Writing rich logging solution

Tests tell us if our software works as expected. But they tell us almost nothing about side effects of technical environment where system lives. We can face different problems when test users start testing system in their environment and we want to be ready to react fast to all problems. To get information about system’s work we need advanced logging.

Example: SharePoint and Unified Logging System (ULS)

SharePoint uses very rich logging system called Unified Logging System. You can read more about it from my blog entry SharePoint: Writing messages to ULS (Unified Logging System). The use of ULS is very good example about rich logging. Of course, if you let SharePoint to log everything then it performs a lot of IO operations and logs are growing very fast. To keep logging under control you can set logging levels for different parts of system. You can find logging options under Central Admin when choosing Operations => Diagnostic Logging.

SharePoint event throttling settings

When system works stable we want to log less information to avoid massive amount of IO actions. When we are looking for some problem then we want to have more information to find out what is going on. That’s why we are using log or event levels (look at the screenshot above).

How we will log

ULS is just one logger implementation and using it when testing the system is pointless – we want to find out bugs in system code not in logging mechanism. For tests we have to use some dummy logger that is not able to cause any problems. One option is to use IoC container like shown in my blog entry Hiding loggers implementations using Unity.

Let’s see now one method that does something important. If this method fails we want to see what it did before failure.


public void ProcessTransactions()
{
    Logger.Log(
"ProcessTransaction: start"
);

    Logger.Log(
"ProcessTransaction: ask transctions"
);
   
// ...
    // ask transactions that need to be processed
    // ...
    Logger.Log("ProcessTransaction: transctions retrieved"
);

   
// ...
    // some more code with logging
    // ...

    Logger.Log(
"ProcessTransaction: finish");
}

By example, you can find similar logging when exploring SharePoint DLL-s with Reflector.

Logging solution

As we saw in my blog entry Hiding loggers implementations using Unity we can use IoC container. But if we use IoC container we will depend on it. Maybe we want to use some other IoC container in the future. If we have calls to current IoC container in our methods then we have to change all these methods when we start using other IoC container. Let’s hide this fact from our code.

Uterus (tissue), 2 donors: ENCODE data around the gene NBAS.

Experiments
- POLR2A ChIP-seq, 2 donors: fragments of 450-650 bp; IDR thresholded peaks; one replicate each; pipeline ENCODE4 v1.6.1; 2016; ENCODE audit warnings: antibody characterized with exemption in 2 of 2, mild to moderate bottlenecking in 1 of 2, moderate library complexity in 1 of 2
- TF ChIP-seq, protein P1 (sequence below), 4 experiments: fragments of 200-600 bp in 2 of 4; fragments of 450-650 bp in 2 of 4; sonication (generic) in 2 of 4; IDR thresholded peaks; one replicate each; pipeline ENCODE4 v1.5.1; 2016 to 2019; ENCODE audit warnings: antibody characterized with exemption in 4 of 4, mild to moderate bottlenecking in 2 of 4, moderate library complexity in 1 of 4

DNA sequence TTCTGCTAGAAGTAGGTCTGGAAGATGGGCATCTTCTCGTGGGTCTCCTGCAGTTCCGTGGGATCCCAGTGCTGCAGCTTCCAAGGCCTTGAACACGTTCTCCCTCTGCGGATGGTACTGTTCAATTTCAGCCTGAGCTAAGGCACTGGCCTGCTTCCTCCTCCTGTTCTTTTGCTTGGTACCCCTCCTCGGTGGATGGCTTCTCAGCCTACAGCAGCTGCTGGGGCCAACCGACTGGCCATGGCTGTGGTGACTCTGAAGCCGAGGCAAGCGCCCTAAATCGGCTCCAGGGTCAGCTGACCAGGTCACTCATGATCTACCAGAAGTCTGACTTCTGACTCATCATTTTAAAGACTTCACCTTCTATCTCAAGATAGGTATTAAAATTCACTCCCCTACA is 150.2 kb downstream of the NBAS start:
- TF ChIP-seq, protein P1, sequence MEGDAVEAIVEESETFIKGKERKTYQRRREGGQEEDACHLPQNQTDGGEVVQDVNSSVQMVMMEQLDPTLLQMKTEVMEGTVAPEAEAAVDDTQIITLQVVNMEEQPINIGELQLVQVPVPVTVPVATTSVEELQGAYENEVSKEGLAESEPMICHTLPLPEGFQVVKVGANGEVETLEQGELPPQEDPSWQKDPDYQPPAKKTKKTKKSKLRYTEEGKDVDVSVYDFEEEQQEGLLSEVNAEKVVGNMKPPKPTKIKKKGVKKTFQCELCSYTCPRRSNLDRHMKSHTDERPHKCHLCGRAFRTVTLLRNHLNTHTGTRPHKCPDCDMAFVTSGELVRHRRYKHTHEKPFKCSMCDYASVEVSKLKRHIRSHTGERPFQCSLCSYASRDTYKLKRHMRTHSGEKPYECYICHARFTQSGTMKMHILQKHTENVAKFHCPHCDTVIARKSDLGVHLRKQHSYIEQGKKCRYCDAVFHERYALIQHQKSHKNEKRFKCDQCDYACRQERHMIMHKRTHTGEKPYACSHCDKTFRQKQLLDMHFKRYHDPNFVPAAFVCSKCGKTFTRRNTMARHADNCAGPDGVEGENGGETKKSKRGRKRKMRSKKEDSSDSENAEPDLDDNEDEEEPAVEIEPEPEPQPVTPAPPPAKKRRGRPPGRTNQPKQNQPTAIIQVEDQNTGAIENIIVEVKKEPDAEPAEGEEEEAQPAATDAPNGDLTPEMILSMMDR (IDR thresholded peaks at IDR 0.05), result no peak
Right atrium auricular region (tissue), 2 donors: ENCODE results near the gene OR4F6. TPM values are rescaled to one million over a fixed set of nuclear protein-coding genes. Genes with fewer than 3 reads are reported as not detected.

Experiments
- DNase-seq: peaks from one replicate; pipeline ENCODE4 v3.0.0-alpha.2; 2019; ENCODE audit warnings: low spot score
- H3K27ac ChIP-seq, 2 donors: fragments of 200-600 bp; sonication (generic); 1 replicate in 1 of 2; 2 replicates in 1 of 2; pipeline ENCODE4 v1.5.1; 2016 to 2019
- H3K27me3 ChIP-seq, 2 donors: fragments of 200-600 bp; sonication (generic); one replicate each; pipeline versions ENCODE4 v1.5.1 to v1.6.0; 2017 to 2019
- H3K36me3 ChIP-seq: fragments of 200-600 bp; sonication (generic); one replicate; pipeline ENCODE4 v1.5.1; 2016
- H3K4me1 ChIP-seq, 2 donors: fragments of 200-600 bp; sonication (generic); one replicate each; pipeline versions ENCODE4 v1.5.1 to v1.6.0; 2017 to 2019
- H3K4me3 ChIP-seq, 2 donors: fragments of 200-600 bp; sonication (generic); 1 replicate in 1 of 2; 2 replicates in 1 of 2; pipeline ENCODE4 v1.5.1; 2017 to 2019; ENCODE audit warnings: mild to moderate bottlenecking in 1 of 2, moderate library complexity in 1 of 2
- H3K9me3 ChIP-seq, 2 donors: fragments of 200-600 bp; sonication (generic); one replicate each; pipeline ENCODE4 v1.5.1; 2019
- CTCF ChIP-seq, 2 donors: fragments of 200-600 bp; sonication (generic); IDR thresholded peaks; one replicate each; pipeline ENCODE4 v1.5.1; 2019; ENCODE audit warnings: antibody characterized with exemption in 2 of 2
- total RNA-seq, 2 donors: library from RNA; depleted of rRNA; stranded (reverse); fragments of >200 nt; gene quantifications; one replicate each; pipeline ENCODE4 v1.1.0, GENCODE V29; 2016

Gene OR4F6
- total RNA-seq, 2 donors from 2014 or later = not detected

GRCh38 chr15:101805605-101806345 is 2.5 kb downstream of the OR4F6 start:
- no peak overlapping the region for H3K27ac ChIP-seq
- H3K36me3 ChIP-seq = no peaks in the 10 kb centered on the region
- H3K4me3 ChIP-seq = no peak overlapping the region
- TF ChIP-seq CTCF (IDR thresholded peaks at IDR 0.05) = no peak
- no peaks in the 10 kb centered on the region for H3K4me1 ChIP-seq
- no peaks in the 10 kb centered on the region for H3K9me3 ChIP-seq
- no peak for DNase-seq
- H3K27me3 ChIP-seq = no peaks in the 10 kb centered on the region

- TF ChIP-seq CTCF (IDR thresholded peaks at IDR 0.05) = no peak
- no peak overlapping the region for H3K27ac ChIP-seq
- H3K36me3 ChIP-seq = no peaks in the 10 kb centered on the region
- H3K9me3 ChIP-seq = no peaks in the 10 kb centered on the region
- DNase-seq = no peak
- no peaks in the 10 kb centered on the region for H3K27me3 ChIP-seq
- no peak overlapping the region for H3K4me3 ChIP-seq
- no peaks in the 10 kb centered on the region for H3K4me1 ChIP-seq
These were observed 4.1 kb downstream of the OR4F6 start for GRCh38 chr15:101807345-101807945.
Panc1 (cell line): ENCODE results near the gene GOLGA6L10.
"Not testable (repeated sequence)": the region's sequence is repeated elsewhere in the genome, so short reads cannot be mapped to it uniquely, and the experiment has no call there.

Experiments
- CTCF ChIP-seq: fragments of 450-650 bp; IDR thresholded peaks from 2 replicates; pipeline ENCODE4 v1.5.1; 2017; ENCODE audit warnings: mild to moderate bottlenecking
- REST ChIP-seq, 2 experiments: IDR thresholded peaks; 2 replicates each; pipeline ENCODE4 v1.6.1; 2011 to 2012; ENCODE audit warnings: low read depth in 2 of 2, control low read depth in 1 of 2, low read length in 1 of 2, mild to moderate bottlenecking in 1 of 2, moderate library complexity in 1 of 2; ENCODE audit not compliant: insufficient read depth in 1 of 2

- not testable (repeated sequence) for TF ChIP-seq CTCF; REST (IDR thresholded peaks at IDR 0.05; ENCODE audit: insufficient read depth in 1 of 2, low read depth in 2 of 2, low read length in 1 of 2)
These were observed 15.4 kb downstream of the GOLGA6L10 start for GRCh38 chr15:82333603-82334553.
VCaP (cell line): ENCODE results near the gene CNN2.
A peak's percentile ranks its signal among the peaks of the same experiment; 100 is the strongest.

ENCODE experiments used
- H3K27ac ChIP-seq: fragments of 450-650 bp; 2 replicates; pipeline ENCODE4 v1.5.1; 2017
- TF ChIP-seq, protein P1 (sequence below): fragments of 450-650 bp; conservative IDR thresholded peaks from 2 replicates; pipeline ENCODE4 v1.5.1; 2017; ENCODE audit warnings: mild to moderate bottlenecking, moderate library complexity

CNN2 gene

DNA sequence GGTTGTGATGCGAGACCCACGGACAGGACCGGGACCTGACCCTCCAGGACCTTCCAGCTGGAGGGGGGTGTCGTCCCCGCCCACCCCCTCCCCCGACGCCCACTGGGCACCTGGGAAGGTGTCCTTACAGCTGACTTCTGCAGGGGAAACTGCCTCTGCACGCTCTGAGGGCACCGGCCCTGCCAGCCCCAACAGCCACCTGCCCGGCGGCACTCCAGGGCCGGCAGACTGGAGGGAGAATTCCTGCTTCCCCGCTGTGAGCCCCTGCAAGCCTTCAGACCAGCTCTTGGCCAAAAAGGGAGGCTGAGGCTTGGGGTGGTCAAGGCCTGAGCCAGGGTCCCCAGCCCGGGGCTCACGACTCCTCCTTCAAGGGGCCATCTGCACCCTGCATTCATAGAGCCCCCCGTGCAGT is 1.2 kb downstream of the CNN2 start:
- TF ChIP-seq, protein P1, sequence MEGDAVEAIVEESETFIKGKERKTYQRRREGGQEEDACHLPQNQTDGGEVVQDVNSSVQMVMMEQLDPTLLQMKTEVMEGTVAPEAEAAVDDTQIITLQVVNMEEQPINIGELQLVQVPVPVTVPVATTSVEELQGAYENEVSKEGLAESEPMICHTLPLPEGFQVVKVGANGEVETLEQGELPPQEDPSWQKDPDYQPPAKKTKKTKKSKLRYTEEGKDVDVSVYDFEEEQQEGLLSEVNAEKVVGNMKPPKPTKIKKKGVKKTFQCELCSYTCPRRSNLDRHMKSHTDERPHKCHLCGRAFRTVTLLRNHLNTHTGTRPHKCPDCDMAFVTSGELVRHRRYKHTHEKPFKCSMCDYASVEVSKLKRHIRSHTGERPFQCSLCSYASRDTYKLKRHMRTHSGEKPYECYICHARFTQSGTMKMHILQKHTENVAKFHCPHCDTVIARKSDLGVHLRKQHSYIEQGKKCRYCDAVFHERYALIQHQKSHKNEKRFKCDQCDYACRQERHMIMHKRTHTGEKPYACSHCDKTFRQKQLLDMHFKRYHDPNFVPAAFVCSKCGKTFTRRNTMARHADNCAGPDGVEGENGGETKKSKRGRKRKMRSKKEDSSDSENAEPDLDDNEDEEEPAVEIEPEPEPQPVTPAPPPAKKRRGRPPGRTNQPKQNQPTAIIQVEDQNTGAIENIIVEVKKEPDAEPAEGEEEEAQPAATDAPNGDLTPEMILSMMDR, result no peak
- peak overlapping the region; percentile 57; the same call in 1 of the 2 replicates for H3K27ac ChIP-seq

In my loggers example I defined interface for loggers and enumerator for log message types. Now I want to avoid enumerator so our methods should know less details about logging solution. I define the following ILogger interface.


public interface ILogger
{
   
public void LogInfo(string
message);
   
public void LogWarning(string
message);
   
public void LogException(Exception
ex);
   
public void LogFatalError(string message);
}

This interface are for logger implementations only. We will use class with static methods to log messages.


public class Logger
{
   
private static readonly ILogger
_logger;
 
   
static
Logger()
    {
        _logger =
// ask logger instance from IoC container
    }
 
   
public static void LogInfo(string
message)
    {
        _logger.LogInfo(message)
    }
   
public etatic void LogError(Exception
ex)
    {
        _logger.LogException(ex);
    }
   
public static void LogWarning(string
message)
    {
        _logger.LogWarning(message);
    }
   
public static void LogFatalError(string message)
    {
        _logger.LogFatalError(message);
    }
}

Maybe this class is not nice and, of course, it just replaces dependency of IoC container with dependency of itself but it “our” dependency not a “foreign” dependency and we have strong control over “our” dependency. I don’t what to show logger instance to other classes because this produces only longer calls and makes no difference.

Null logger

Okay you may say that this class is not testable at all and it is hard to modify etc. Well, this class is just a wrapper that takes current logger and offers same methods statically that logger has. This class asks logger from IoC container and information about IoC container is not visible to other classes. We can still test logger classes separately.

And if we want to test methods that write messages to log we can use test configuration. For tests we define null logger that does nothing and we say in IoC container configuration that this is our current logger implementation.


public class NullLogger : ILogger
{
   
public void LogInfo(string
message)
    {
    }
 
   
public void LogWarning(string
message)
    {
    }
 
   
public void LogException(Exception
ex)s
    {
    }
 
   
public void LogFatalError(string message)
    {
    }
}

This logger does really nothing and we can use it easily for our tests.

Conclusion

It is not hard to add rich logging functionality to your applications and make your logging mechanism highly configurable and easy to use for other classes in your code. I still have to warn you to be careful with logging – use it only as much as you really need and not more.


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